A recent Advent reading was from Zephaniah 3.  Scanning the rest of the chapter later, I stayed for a while on the opening verses (3:1-2):

“Woe to her who is rebellious and defiled, the oppressing city!  She listens to no voice; she accepts no correction.  She does not trust in the Lord; she does not draw near to her God.”

My observation is that most Bible readers nowadays mentally check out when a passage kicks off with the word “woe”.  Perhaps it’s the “old feel” of the term; perhaps it’s the sheer weight of the word and it warning nature.

But we would be wise to swallow the “woe” and rest on what follows.  There is warning.  Anyone who strives to live in a responsible, upstanding fashion may be tempted to deflect a word like “rebellious” toward someone more “worthy of the title”.  But that would dull the blade set to do surgery on us.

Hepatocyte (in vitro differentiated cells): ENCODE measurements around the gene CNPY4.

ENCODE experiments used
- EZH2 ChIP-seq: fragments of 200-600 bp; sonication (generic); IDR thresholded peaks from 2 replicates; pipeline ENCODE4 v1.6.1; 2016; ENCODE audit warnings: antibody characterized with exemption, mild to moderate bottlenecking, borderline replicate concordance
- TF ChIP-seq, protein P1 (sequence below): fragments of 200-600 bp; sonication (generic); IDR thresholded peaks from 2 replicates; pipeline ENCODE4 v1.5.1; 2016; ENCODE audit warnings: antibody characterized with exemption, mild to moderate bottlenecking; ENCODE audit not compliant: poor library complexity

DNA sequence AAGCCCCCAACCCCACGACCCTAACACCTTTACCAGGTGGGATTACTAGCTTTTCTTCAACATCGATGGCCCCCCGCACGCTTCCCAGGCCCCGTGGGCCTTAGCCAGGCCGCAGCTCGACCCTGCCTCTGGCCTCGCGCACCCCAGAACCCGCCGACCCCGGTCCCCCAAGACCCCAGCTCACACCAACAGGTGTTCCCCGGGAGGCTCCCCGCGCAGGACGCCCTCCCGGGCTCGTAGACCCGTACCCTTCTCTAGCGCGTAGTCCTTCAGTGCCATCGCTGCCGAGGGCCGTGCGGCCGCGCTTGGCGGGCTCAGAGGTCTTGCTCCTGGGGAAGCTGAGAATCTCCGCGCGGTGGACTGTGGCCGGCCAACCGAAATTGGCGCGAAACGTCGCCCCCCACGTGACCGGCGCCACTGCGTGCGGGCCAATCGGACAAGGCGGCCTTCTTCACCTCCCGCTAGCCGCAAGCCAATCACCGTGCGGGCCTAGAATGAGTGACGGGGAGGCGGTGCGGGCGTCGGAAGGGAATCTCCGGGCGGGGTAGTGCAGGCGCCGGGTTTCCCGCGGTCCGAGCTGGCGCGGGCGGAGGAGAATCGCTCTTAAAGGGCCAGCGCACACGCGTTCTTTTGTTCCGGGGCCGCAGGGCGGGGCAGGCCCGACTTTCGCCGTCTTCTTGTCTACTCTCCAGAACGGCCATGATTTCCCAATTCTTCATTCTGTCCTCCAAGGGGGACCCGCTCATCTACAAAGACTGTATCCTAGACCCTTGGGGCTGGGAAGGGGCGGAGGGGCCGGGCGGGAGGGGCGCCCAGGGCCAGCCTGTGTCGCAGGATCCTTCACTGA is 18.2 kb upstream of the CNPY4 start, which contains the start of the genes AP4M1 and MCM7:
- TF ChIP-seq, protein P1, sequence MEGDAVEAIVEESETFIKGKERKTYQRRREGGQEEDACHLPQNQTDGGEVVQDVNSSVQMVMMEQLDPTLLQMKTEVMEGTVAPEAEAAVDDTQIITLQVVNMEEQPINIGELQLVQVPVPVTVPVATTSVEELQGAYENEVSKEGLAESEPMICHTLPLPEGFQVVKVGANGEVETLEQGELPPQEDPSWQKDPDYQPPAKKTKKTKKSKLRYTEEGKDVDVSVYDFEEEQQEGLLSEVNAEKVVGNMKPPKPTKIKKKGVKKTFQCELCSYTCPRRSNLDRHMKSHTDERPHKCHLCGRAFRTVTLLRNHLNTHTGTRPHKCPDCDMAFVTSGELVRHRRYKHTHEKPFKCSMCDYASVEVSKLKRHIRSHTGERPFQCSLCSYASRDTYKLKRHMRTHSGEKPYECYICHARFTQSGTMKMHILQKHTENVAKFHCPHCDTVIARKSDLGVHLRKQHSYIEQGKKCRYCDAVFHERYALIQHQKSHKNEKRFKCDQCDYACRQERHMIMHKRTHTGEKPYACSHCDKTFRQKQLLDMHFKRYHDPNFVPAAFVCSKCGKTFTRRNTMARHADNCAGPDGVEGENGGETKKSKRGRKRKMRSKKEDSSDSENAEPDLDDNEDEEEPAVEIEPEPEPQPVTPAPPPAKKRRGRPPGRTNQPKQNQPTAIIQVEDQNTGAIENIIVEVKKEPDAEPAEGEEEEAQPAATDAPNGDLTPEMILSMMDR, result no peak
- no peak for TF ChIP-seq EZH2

Zephaniah fleshes out “rebellious” with these descriptives:

  • One who listens to no voice.
  • One who accepts no correction.
  • One who does not trust Yahweh.
  • One who does not draw near to the God he claims as his own.

These are harder shots to dodge.  Who among us doesn’t shut our ears sometimes when we should be listening hardest?  Which of us has called God our own, while living out nothing resembling trust?

Such living wears the banner of “rebellious”, and we dwelling on Zephaniah’s words can convict us that this banner fits with remarkable comfort, more than we expected.

That is the blade of prophecy.  At its sharpest, it has surgical precision and transformative power in the lives of God’s people.  That has always been the intention—to tune our attention.

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